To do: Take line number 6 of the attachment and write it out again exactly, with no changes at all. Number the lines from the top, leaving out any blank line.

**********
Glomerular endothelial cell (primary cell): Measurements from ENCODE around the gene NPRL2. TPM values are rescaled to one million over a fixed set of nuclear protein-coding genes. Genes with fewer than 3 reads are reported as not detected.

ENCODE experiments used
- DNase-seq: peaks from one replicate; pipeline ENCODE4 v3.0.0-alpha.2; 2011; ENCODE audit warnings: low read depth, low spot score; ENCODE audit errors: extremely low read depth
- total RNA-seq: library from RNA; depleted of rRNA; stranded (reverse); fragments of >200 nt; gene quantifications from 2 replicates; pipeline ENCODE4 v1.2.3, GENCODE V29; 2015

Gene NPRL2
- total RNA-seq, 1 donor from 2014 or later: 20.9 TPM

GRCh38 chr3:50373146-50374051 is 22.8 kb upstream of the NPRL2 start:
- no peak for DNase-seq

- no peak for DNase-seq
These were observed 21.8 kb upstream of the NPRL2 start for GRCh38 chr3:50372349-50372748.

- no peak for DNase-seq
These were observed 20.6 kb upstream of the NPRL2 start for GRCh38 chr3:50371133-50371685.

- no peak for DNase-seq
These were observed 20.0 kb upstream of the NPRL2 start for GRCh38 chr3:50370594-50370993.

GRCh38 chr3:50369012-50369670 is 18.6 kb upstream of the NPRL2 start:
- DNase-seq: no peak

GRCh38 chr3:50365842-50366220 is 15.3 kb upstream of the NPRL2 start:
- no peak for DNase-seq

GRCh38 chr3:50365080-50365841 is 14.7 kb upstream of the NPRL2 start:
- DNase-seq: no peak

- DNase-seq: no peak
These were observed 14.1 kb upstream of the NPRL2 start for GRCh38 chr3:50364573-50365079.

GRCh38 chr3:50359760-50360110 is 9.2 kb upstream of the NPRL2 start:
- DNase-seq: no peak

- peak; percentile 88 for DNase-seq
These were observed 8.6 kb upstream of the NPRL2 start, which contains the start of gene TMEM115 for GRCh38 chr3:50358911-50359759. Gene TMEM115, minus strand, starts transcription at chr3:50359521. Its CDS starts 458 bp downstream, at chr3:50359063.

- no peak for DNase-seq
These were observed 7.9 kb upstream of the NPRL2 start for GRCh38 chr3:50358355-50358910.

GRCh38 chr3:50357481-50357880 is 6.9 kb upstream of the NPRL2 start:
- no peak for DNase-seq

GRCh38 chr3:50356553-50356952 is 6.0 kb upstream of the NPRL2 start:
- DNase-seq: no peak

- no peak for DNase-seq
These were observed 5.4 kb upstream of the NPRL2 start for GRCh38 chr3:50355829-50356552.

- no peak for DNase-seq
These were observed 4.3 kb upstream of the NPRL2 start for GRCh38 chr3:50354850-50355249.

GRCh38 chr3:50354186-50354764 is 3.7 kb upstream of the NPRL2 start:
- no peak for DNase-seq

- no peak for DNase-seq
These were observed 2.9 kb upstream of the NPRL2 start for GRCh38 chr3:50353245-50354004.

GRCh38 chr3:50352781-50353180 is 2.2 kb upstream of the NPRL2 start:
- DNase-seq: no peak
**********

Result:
- total RNA-seq, 1 donor from 2014 or later: 20.9 TPM